Director: Michael Dougherty
Writers: Michael Dougherty, Todd Casey and Zach Shields
Cast: Adam Scott, Toni Collette, David Koechner, Allison Tolman, Conchata Ferrell, Emjay Anthony, Stefania LaVie Owen, Maverick Flack, Lolo Owen, Queenie Samuel, and Krista Stadler
Synopsis: A boy who has a bad Christmas ends up accidentally summoning a Christmas demon to his family home.
*Reviewer Note: This will be a spoiler free review.*
I became a fan of Michael Dougherty when I saw his great Halloween film Trick ‘r Treat. The film was funny, suspenseful and had some great moments of horror, but more importantly, it was a hell of a lot of fun. So like many, I was looking forward to him getting back behind the camera and what better way to get back behind the camera with another holiday-themed horror film. While Krampus isn’t as good as Trick ‘r Treat, Dougherty still keeps the same intense but fun holiday horror.
Krampus follows the Engel family: the somewhat down-to-earth dad Tom (Scott), trying to stay sane mom Sarah (Collette), typical teenager daughter Beth (Lavie Owen), youthful and holiday loving Max (Anthony), and Tom’s mother or as she’s called by Max, Omi (Stadler) who only speaks in German. They are joined by Sarah’s sister, Linda (Tolman) and her family of her loud and obnoxious husband Howard (Koechner), their bratty daughters Stevie (Owen) and Jordan (Samuel), son Howie (Flack), baby Chrissy and has no filter, Aunt Dorothy (Ferrell). They all come together a few days before Christmas to be together, and while the first night doesn’t go over to well – including Max’s letter to Santa being read aloud – family bickering is the least of the Engel family’s problems: the evil spirit of Krampus – the opposite of Santa Claus – has been unleashed and has made them his target.
For those unfamiliar, Krampus is actually based on a legend/folklore. There are many interpretations of Krampus, but most agree on the same thing: he’s a villainous, horned creature that punishes children at Christmastime for being naughty. The Krampus in Krampus like that as well, but instead of just going after the children he also targets the grown-ups, whether it be himself or using his fiendish helpers that include demonic toys.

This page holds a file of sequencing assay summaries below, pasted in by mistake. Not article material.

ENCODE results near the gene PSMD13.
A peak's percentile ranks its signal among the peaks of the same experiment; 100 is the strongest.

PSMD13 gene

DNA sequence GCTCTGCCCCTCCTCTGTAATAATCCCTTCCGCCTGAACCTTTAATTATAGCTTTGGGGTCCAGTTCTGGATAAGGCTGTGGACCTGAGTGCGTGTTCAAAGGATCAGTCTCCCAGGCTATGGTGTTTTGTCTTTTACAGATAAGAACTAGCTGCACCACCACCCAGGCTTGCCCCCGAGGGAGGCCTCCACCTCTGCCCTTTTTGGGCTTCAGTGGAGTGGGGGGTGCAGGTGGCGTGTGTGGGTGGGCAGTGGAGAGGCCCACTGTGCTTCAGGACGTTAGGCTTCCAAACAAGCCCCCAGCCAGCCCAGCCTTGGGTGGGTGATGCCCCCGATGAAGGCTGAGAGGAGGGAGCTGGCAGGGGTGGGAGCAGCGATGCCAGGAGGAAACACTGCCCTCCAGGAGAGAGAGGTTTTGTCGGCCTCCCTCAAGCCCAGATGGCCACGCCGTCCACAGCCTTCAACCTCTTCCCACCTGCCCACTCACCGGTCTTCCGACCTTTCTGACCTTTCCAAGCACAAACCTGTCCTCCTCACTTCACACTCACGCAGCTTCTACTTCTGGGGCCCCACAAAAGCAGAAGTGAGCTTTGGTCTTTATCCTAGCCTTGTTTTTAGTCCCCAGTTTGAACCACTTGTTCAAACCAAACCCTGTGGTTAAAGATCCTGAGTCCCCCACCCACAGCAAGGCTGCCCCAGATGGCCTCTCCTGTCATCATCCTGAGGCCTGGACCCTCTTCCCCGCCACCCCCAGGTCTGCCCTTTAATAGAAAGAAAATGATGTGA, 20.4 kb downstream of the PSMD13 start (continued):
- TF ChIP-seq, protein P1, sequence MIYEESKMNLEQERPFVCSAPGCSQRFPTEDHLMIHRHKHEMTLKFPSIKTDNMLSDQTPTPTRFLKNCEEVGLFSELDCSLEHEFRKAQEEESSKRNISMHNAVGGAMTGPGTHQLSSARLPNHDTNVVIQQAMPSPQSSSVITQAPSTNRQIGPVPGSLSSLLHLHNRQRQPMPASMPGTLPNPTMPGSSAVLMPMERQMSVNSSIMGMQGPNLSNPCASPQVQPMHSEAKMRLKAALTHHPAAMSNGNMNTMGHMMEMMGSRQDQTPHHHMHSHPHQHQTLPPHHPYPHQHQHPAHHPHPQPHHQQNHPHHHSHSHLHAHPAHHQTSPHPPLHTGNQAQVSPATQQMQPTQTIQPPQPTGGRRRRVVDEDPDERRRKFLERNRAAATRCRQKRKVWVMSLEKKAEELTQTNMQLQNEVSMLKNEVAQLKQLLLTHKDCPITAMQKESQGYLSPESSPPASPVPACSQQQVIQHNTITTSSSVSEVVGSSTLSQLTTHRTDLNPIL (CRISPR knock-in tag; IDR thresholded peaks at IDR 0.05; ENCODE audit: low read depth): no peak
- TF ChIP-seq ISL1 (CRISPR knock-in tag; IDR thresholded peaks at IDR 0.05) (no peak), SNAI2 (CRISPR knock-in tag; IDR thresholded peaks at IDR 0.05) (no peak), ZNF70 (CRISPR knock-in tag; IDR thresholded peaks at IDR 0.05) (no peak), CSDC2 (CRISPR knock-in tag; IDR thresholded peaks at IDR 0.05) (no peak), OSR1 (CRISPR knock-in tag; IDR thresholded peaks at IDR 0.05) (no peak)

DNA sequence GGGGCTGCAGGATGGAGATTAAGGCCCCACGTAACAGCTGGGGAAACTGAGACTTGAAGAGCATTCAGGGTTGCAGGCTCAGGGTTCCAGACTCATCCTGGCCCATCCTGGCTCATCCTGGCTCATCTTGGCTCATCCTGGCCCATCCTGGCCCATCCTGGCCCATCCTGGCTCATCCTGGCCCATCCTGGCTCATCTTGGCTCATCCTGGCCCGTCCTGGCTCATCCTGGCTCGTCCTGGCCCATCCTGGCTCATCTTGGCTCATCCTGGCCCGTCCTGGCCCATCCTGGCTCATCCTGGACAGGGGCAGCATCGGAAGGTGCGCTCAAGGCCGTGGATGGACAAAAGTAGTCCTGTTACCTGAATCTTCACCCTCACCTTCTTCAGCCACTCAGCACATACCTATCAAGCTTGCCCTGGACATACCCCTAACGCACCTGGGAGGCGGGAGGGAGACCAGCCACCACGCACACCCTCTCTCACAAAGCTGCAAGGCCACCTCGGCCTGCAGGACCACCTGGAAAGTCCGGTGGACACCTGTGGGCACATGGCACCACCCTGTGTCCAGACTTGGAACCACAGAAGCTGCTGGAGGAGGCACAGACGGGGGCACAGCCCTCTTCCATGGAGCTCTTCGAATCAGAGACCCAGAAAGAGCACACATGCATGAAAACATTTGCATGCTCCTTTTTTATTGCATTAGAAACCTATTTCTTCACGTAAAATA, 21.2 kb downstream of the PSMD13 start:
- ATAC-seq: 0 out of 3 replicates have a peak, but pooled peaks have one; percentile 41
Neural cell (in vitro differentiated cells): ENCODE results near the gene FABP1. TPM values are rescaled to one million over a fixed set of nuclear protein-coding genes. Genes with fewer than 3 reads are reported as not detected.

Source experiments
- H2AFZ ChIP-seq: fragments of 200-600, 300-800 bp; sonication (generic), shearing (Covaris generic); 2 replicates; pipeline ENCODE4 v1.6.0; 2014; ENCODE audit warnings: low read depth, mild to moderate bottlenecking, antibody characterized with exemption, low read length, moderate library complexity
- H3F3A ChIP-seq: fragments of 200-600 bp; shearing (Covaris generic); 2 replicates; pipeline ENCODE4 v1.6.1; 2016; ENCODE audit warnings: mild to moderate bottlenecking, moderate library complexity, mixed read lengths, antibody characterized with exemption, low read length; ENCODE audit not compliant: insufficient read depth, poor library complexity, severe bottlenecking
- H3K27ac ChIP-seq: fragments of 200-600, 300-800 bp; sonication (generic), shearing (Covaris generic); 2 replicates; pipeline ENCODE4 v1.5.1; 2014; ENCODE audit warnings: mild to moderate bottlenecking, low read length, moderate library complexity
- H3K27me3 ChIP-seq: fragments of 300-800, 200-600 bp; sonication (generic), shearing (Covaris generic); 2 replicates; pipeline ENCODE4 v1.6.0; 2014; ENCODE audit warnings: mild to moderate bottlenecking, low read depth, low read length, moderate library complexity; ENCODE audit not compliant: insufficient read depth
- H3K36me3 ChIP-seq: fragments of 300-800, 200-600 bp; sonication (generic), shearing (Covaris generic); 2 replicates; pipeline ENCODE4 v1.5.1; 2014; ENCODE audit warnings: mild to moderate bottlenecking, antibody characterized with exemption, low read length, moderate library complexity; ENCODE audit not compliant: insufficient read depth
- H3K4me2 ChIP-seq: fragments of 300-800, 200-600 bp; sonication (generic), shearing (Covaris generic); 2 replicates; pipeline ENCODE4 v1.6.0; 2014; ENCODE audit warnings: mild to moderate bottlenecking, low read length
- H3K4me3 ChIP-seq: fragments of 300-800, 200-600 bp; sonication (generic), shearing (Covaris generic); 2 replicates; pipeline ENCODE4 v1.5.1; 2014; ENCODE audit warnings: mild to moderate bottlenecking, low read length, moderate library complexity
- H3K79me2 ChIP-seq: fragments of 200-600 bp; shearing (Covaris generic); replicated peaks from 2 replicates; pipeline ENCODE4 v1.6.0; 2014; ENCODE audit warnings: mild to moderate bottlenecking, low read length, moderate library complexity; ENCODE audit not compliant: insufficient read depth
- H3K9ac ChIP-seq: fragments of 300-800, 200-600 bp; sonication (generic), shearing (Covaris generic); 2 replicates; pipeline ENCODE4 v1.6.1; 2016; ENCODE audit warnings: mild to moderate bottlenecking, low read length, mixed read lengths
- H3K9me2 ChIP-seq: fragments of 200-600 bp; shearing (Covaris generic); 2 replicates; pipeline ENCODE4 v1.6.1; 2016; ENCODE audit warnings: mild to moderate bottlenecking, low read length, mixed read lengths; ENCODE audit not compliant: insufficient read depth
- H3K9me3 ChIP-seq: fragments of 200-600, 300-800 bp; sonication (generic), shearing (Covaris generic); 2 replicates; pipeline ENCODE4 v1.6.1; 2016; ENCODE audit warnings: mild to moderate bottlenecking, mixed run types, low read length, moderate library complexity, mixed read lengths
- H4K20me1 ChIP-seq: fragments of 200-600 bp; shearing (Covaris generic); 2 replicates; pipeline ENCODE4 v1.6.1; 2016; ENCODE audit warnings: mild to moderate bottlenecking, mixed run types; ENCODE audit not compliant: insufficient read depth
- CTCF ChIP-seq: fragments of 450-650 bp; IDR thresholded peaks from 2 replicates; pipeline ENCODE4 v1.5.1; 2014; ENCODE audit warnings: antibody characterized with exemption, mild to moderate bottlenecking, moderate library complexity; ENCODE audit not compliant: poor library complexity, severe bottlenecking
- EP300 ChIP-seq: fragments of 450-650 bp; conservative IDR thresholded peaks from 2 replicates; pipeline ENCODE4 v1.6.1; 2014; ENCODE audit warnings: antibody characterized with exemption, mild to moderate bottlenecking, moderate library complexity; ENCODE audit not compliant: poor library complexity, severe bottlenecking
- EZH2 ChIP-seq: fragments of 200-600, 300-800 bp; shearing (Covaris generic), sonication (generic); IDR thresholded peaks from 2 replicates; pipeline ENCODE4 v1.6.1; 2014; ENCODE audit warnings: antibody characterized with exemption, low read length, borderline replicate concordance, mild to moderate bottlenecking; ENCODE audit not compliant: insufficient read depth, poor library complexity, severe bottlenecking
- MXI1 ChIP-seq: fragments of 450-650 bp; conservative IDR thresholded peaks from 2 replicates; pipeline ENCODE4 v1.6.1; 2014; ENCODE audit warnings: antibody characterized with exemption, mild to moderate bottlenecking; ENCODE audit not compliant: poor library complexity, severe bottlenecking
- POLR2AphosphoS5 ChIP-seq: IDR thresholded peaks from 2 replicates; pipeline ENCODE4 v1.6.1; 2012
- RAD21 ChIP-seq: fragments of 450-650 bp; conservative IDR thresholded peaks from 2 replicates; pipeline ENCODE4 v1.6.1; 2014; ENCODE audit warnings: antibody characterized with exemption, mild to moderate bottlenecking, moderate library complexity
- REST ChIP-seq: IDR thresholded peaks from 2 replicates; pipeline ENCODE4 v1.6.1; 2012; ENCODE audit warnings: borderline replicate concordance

Thankfully, Krampus himself – and the film – isn’t completely CGI. With the expectation of a handful of scenes – one of which is a fantastic scene that takes place in the kitchen– Krampus is all practical effects and puppetry. Which is a nice touch because it makes the creatures, visually, feel more real and extra terrifying once everything goes to hell. Again, if you saw Trick ‘r Treat, Dougherty different and unique style is inject here which gives Krampus some much needed fun and humor. It may not be for everyone, but it definitely works here.
I thing I applaud Dougherty for doing is making the film more than just a horror film. It’s a dysfunctional family film too. Krampus is a slow burn film, that does get a bit sluggish at times, but before all the horror elements start, we get to know the family, and yes, even get to hate a few waiting for them to get picked off. But, what Dougherty and the other writers in Todd Casey and Zach Shields do is give them each a different personality from each other that makes us still, somewhat, root for them. Krampus could have worked as a straightforward horror film, but it’s the extra bit of humanity and the family story that gives the film that extra bit of levity and makes it just a bit better. The other part that makes Krampus works is the comedy.
Veteran comedic actors Adam Scott, Toni Collette, David Koechner and Conchata Ferrell bring their A-game to the sharp and witted script and really deliver on not just their comedic lines, but their more dramatic lines too. The kid actors also fare pretty well with Emjay Anthony’s Max getting most of the screen time and focus. Finally, Krista Stadler’s Omi is definitely a highlight in the film. She doesn’t speak too much, but when she does you know it means something and is also part of one of the coolest part of the film as well, which I won’t spoil or hint at.
All in all, Krampus is a lot of fun. It’s got humor, suspense, horror, and a good dysfunctional family story that is served well by its great cast. It’s also filled with awesome looking and much needed practical effects and creatures that levitate the film to a much better place. While it’s not on the same level as Dougherty last film Trick ‘r Treat, Krampus is well worth your time and a nice holiday-themed horror film.
4 out of 5